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PREDICTION MACHINES

A very interesting read, for those interested in applying artificial intelligence and deep learning to real world problems is “Prediction machines” by Ajay Agrawal. The book discusses the role that Toronto has played in the world of deep learning and how deep learning and AI has evolved and now can be applied to automate tasks at almost every level imaginable.

         The last 50 years of computing has been mostly about converting everyday problems around us into arithmetic problems that CPUs can process much faster and more accurately than human beings. Examples are all around us: Payroll systems, library indexing systems, food store checkout systems are all handled largely by computing devices of several types. While somewhat automated, they have not achieved yet a degree of full automation as humans (and often human judgment) are still involved.

         In the early days of artificial intelligence, the systems were primitive, and we followed a rules-based approach. This can have thought of as a series of If…then statements. If your car won’t start, then you should first check your gas gauge. If you have enough gas, then check your battery gauge, etc.…These techniques worked fine in somewhat finite universes of human judgment. A car has a limited number of reasons why it won’t start. But in a complex world, such as automating the driving of the car, rules-based systems are not adequate to the task as the possible permutations of human judgment required expand astronomically.  Thus, the next generation of automation, which many engineers will take part, will be driven by viewing problems not as arithmetic in nature but more predictive in nature. At the core, what are you trying to predict?

         Every morning, many of us try to predict the traffic patterns on our route to work. Others are trying to predict the prices of commodities or the company sales for the upcoming quarter or the resource demand in our retail store or the emergency room. All of these are notable examples of prediction models that could benefit from deep learning techniques. Deep learning can afford these systems the ability to adapt as more data is collected and to initially be coded to mirror human judgment based on a series of “training” procedures that are based on human judgment. If the system is properly designed, the system can learn from prior decisions and update its neural network.

          The tool that was described by Dr Agrawal was the Deep learning canvas (https://docs.google.com/document/d/1yTwepxl8KDmv0QSTVorNWXrqaaW0Ryy8Dm7khLU93Ug/edit).       This is a tool for working within organizations to help determine how to structure certain automation opportunities as deep learning applications. A simple example might be my grand-daughter’s grammar school. I noticed that security on weekends is almost non-existent, which is when the basketball games often happen.  Imagine a camera and a procedure that could be fully implemented, requiring the person trying to enter the school to stand at a certain distance, remove their hat, and open up their outer coats and take their hands out of their pockets. The system here is trying to automate the determination of whether this person is a friend or foe (IFF). A bulge in a coat pocket, a clenched fist, an oversized trenchcoat could all be signs of a possible foe. The facial recognition aspect can match the face to hundreds of known or suspect criminals in a variety of databases. Compared to our current system of “neglect” which often occurs in budget constrained scenarios, this solution would require no human intervention until a “foe” is encountered. Thus, all the doors could be monitored and remotely controlled by a single individual who isn’t even onsite.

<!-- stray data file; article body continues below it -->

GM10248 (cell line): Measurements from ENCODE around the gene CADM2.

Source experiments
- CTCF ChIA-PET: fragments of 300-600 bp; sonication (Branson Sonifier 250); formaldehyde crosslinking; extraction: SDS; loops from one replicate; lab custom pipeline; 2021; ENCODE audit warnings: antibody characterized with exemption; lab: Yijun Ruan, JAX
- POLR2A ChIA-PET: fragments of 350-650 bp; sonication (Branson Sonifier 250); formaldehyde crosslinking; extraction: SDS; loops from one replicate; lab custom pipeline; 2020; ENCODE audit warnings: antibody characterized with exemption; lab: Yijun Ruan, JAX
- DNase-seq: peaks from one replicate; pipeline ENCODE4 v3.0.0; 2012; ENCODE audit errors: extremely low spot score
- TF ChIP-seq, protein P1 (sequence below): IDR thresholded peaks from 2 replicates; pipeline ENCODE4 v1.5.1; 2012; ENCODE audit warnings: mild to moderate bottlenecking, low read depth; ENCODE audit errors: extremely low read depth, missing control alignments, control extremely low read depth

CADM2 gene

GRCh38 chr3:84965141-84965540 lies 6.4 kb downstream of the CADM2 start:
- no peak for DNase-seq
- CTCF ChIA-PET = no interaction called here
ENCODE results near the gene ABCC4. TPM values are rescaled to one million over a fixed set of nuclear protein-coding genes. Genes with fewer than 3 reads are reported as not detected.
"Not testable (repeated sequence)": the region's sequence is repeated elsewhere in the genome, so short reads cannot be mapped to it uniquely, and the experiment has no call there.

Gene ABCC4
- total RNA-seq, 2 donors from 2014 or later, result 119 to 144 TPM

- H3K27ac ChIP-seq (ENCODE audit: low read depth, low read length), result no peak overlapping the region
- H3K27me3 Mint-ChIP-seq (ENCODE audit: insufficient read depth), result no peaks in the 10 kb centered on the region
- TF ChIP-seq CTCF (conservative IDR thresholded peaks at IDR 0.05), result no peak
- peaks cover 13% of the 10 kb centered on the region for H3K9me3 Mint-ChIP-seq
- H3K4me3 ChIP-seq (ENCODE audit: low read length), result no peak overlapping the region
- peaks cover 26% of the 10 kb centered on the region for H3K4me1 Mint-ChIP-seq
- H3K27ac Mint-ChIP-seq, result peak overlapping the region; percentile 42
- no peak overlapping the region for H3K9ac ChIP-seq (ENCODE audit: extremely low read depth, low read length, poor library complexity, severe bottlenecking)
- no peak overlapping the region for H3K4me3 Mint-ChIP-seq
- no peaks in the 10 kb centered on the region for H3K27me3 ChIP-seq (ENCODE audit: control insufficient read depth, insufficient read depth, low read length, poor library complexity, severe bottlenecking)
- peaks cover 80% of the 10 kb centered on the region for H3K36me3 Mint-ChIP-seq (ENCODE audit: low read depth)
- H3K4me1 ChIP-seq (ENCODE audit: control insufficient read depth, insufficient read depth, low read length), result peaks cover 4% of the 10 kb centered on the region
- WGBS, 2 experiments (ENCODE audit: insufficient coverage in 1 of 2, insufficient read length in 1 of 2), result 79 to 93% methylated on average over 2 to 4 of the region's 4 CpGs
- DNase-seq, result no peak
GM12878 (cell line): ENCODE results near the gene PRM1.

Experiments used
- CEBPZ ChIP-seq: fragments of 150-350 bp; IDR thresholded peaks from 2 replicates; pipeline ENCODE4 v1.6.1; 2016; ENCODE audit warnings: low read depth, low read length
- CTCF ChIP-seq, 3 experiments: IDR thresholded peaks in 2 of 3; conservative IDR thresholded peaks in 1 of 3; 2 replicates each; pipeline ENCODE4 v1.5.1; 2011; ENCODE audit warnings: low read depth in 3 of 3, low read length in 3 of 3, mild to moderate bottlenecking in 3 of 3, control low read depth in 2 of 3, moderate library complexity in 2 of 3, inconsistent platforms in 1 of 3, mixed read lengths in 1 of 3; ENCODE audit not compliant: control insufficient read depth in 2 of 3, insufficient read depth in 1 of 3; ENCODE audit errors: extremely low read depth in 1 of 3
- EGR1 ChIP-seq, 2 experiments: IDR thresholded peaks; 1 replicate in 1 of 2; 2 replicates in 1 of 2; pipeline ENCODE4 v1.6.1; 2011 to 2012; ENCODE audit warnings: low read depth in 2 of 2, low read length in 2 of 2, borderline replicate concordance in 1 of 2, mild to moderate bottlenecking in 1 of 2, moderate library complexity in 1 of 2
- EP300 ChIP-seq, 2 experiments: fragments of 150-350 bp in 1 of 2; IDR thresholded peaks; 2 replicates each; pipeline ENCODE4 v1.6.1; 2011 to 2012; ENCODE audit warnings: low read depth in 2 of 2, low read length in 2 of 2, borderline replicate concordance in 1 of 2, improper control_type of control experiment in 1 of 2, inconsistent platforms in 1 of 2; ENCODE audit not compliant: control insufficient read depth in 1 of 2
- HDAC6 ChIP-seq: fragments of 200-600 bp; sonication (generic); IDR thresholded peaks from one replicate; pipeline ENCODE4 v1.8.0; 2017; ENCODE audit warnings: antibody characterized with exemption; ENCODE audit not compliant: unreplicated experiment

While this new world of automation may not be to everyone’s liking, the marketplace will be the ultimate arbiter of what gets deployed and what doesn’t. We will have to balance basic rights, privacy, personal safety and cost effectiveness in ways never dreamed of in the past. The realm of the engineer and engineering manager is to reframe the problems of the past into “prediction” frames. An example might be: Can I predict your next Amazon purchase? If so, why should I wait for you to order it and why not just send it to you on speculation? With a free return policy, we can start to achieve anticipatory selling. This is the ultimate in friction reduction as one click ordering becomes no click ordering.

          My question to all those who have studied analytics or just have an interest in deep learning, what role will you play in changing our world? While the tools are powerful, the art will be in adapting the tools to the needs of society and will focus mostly on translating technical capabilities to real world problems.

About the author: Mark Werwath, Clinical associate professor, Director of Master of engineering management program, Co-Director of Farley center for entrepreneurship and innovation, McCormick school of engineering and applied science, Northwestern University

 

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Ravikiran Annaswamy

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